About midway through day three, I started reflecting on my morning mini-meltdown. Is wearing a waist trainer really so different than flat ironing my hair or wearing makeup? If the end result is that it helps me like the way I look, then is it really so bad? I didn’t want to confess that my exterior mattered that much to me, but I was beginning to realize it did. I had always blamed society and the media for manufacturing and selling us on this ideal for beauty. But I was I part of the problem, too? Did these ads and magazine covers keep working because women like me secretly do want to know how to get flat abs fast? I wasn’t sure if I was ready to face this conundrum head-on yet.
The uncertainty and inner shame of day three carried over into day four. Except this time, my thoughts were more about others and less about me. Instead of focusing on how hung up on vanity I was, I meditated on what implications this had on my feminist ideologies and what kind of message I was sending in general. Could I really continue to “dismantle the patriarchy” while struggling in a waist trainer? Was I being hypocritical? You’d never think such a light-hearted experiment would bring up such heavy thoughts, but it did. Maybe that’s a good thing.
By the end of day four, I felt like I should turn in my metaphorical feminist membership card. Aren’t I supposed to be fighting gender inequality and silencing the fat shamers? Shouldn’t I be celebrating every stretch mark and bulge as a badge of honor? I wanted to work through all of these questions, but like anybody with kids knows, duty called. It was dinner time, which led to bath time, then bed time, which turned into reading four stories. The waist trainer did interfere with my ability to bend over and pick my son up, but since he’s a toddler, I thankfully didn’t have to do much bending or lifting. Personal revelations would have to wait.
With the start of a brand new day, the somber vibe I felt the day before wasn’t as prevalent. After talking to my sister, she helped me remember what lies at the heart of gender equality and body positivity: acceptance. I can be a body positive feminist and do things that make me feel better about my body. I don’t have to be one or the other. Though this waist trainer wasn’t a cure-all, I was starting to allow myself to enjoy it. My clothes fit better and I liked my slim profile in the mirror.
It was a Friday night and I felt like wearing something cute. The waist trainer really wasn’t too noticeable under my normal clothes, but under the less forgiving fabric of this dress, it seemed like it was much more visible. I could see the dark color of the waist trainer beneath the white stripes of my dress and when I sat down, the top of the trainer poked out a bit on the sides more noticeably than if I were in a t-shirt. It was a minor setback in my attempt to fully enjoy the benefits of the waist trainer, but I didn’t let the situation rain on my parade. I tried to ignore my insecurities about how I looked in this dress and just focus on a night out. It was nice to let go of my hang-ups, even if it was just for a little bit.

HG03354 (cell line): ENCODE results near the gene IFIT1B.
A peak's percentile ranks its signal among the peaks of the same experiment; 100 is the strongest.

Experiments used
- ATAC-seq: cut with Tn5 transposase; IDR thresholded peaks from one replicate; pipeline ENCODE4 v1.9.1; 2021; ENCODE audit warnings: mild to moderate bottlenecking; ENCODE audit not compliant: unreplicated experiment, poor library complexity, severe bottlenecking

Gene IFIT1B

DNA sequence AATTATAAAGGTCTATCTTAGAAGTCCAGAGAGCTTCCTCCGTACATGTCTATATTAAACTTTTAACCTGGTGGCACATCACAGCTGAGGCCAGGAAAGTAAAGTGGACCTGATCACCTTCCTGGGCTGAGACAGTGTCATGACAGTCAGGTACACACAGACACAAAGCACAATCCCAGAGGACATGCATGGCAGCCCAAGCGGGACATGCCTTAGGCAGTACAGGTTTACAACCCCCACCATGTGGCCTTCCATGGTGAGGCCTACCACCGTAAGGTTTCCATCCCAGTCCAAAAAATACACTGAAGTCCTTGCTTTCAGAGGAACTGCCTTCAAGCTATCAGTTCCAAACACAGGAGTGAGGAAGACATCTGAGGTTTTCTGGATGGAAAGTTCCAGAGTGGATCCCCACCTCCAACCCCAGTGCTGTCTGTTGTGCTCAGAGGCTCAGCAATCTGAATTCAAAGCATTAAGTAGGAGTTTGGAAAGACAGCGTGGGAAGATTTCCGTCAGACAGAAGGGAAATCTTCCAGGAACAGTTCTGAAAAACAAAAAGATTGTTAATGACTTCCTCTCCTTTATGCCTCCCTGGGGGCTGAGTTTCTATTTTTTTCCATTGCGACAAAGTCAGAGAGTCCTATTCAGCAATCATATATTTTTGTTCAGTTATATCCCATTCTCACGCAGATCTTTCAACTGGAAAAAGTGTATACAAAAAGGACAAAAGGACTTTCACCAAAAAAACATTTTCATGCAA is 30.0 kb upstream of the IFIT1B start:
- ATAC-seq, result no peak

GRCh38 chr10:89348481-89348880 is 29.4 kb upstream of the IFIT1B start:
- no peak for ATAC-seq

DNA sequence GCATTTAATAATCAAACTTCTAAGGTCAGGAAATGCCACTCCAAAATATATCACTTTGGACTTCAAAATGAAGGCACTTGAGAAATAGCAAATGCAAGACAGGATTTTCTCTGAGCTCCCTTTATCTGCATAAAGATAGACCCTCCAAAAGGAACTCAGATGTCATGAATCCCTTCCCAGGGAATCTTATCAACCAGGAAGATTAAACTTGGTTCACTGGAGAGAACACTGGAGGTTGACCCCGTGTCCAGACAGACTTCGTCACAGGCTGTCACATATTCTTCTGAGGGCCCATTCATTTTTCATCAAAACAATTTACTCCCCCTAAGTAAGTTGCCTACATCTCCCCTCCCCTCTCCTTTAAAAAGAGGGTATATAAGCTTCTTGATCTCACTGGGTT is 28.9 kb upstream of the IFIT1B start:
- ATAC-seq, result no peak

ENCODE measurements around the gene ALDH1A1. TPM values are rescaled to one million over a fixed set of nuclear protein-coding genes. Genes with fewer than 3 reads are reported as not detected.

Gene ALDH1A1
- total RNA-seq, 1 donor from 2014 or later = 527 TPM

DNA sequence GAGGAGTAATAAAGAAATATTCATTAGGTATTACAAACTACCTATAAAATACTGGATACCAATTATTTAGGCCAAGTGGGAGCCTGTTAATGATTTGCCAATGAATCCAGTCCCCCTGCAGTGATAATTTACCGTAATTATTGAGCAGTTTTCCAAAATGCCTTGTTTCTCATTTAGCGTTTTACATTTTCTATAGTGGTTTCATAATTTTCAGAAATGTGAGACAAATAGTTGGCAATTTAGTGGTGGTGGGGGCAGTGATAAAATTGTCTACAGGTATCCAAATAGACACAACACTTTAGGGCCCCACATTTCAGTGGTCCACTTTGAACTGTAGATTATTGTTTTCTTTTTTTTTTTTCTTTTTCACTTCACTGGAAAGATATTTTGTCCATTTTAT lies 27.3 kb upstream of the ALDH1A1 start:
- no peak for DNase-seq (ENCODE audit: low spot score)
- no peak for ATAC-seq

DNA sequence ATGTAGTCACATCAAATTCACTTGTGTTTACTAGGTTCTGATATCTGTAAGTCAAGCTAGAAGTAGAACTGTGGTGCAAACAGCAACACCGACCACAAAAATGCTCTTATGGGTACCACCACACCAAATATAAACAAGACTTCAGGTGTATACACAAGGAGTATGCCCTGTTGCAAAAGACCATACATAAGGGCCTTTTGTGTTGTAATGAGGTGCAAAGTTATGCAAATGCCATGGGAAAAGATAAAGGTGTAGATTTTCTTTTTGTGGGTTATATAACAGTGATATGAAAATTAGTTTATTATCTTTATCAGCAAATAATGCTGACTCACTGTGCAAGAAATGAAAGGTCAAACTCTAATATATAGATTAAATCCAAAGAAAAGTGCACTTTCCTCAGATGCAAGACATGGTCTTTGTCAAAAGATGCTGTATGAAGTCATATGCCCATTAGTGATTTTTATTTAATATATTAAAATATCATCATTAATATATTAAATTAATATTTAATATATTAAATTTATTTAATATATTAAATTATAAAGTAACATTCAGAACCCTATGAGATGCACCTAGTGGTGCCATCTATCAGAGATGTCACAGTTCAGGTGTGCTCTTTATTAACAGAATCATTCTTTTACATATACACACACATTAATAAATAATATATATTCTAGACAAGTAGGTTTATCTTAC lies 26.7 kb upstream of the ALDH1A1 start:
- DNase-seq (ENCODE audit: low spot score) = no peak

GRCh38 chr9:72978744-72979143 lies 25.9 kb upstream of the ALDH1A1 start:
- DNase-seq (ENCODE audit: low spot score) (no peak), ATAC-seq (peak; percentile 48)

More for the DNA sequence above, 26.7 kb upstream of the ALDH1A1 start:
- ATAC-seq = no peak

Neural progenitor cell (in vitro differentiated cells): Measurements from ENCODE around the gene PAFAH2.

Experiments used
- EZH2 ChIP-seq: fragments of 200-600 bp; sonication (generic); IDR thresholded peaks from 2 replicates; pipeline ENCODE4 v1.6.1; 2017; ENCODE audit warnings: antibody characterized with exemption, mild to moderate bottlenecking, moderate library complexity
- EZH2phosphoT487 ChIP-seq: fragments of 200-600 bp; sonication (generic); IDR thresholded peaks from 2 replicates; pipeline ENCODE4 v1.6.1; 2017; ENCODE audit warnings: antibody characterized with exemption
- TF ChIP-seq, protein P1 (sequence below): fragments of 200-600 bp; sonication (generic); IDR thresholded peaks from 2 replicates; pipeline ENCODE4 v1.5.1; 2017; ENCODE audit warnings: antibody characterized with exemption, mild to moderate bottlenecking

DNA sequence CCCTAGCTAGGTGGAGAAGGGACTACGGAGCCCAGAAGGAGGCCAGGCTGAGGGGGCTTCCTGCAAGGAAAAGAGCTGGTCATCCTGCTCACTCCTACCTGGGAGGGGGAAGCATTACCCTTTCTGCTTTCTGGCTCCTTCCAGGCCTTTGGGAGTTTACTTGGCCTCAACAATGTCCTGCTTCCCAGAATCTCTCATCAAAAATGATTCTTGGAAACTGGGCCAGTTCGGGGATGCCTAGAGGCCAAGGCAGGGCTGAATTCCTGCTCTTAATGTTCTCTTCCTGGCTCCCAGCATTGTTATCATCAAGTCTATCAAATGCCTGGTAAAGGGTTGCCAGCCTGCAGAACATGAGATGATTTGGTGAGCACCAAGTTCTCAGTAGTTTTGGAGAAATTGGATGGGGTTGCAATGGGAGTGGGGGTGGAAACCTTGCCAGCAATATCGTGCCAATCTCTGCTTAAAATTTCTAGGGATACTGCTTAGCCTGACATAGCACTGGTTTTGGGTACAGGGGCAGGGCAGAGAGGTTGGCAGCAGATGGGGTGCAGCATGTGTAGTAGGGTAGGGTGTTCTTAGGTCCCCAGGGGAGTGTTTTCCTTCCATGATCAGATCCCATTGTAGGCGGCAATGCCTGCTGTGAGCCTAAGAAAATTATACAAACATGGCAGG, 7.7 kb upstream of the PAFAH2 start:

I had noticed from day one that wearing a waist trainer wasn’t the most comfortable thing in the world, but I’d figured that was just par for the course. Pretty much nothing in this world is free. High heels and push-up bras can leave you achy at the end of the day, and nobody really makes a big deal about that. So for most of the experiment I didn’t pay much mind to the discomfort.
Except by the end of day six, I felt like the dull pain in my hips and under my chest from where either end of the waist trainer hit was getting worse. I’m all for taking one for the team, but pain and possible injury aren’t really my thing. Even a few hours after I had taken the trainer off, my skin still felt very tender and sore. I took some Advil and hoped the next day would be better.
In general, quitting is not in my vocabulary. I always try to find a solution to the problem or come up with alternatives instead of giving up when things get tough. But wearing a waist trainer for a full week wasn’t worth causing myself any more pain. I can’t personally speak on how Kim Kardashian felt during or after her experience, but I bet that most women would draw the line at some point.
I’d gone into this experiment hoping to get not just the physical results but the confidence she exuded, too. But aside from my pants going on easier and having better posture, I didn’t have the same experience. I don’t know how much is for the camera or if these endorsements are paid, but I wasn’t feeling “obsessed” with this whole waist trainer things like the Kardashians appeared to be. They say beauty is pain, and for someone who is a public figure, I can understand how that mantra might make sense. But for a working mom who works both outside of and from home, I don’t no amount of beauty is worth pain. I ended up not wearing my waist trainer at all on day seven because it hardly seemed sensible to knowingly inflict pain just for a chance to feel fit.
Short answer? No. Although I know Kim Kardashian garnered a lot of attention for wearing and praising the benefits of a waist trainer, I just didn’t see similar results. And at the end of the day, that’s what I think is so great about being a modern feminist: we don’t all need to have the same experience, but we can absolutely still support each other.
I’m sure some people love waist training, and honestly, that’s great for them. You won’t find me shaming any woman for how she chooses to find happiness in her own skin. For the longer answer, the experiment was worth it because I learned so much about myself in the process. I found that I’m not any less of a feminist for wanting to feel a little slimmer and I’m also not any more of a feminist for choosing not to wear a waist trainer.
Images Courtesy of Sarah Bunton (7)